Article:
green = RgbComponentValue(20),
    blue = RgbComponentValue(30)
)

One could leave out the named arguments but named arguments improve readability and also help if ever a field is added or removed. Wouldn't it be nicer to just write:

color {
    rgb(red = 10, green = 20, blue = 30)
}

By using well-named functions in combination with function literals with receiver it is possible to create type-safe, statically-typed builders in Kotlin. This allows the creation of whole domain-specific languages (DSLs), for example, for CSS. A bit of code is needed to enable the DSL above:

class CssColorFactory {
    fun rgb(red: Int, green: Int, blue: Int) = 
        CssColor.Rgb(
            red = RgbComponentValue(red),
            green = RgbComponentValue(green),
            blue = RgbComponentValue(blue)
        )
}

fun color(init: CssColorFactory.() -> CssColor): CssColor {
    return CssColorFactory().init()
}

Conclusion

Kotlin makes working with value objects fun. A common complaint from Java developers is that wrapping and especially mapping values adds too much boilerplate. I rarely hear this from Kotlin developers. But no matter the language, overusing value objects outside of the core domain can be overkill. Also, note that DDD is not a fit everwhere. Our experience with DDD in cases where we have a lot of business logic is very positive: discussions are more focused, new joiners pick up the code and logic quicker, and the burden to add features months after the initial implementation is lower.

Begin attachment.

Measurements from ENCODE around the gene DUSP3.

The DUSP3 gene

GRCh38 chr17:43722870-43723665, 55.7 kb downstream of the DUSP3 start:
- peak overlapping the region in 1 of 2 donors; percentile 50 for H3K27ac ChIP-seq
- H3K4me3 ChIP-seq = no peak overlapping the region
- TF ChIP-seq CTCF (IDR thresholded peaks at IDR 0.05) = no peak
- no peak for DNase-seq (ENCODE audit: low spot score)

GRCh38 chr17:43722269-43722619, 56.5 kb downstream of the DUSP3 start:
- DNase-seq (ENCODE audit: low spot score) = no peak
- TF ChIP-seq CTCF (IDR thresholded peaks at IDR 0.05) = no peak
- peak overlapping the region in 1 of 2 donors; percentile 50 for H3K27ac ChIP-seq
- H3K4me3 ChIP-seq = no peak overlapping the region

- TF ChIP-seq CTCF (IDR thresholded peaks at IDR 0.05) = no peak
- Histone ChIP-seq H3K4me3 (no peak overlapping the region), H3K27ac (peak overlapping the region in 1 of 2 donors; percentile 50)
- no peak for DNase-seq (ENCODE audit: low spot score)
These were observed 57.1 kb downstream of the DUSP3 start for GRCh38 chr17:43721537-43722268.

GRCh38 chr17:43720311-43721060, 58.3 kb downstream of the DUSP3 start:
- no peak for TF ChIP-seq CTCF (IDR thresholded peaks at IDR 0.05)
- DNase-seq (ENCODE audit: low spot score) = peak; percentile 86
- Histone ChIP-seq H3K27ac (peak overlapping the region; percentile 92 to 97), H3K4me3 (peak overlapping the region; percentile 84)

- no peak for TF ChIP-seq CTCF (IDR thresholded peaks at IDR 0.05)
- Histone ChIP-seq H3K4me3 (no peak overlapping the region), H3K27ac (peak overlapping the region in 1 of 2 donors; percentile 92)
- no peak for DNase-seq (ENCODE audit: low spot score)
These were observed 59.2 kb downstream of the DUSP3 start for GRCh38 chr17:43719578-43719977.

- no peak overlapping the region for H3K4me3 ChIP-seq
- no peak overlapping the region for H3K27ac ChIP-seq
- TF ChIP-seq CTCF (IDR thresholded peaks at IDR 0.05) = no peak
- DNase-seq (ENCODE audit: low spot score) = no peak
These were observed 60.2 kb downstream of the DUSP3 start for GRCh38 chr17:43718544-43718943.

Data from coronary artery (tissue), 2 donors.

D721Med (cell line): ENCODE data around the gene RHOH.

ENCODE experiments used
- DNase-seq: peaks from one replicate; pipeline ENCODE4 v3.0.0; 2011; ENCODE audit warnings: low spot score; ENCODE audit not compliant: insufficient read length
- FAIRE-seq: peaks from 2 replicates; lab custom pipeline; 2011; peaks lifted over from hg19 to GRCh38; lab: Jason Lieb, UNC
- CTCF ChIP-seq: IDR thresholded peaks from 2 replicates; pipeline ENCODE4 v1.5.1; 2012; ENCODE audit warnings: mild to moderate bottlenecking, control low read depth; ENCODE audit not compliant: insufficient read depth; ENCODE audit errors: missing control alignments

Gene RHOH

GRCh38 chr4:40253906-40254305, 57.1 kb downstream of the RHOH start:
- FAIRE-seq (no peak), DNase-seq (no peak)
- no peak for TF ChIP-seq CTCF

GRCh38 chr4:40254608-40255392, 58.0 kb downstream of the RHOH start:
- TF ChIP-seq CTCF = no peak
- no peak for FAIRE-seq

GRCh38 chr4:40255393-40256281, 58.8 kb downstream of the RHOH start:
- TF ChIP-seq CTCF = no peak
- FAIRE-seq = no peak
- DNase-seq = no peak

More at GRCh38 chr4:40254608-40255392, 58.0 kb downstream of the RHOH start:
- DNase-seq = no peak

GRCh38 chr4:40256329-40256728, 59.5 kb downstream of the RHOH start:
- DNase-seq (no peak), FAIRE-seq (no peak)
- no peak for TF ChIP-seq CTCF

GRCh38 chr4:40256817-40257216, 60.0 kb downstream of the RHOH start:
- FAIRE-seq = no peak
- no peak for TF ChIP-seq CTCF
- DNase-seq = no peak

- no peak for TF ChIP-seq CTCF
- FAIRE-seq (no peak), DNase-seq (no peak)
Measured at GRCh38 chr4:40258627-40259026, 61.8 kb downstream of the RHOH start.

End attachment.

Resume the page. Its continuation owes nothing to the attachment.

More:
References

Discussion

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lsolano profile image
Lorenzo Solano Martínez

Good article @flbenz ,

Just a minor issue (form)

  • Typo: creatingSomeId (Extensions section) is then implemented on the code sample as fun String.toSomeId() = SomeId(this) the names does not match.
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flbenz profile image
Florian Benz Author

Thank you, I fixed it.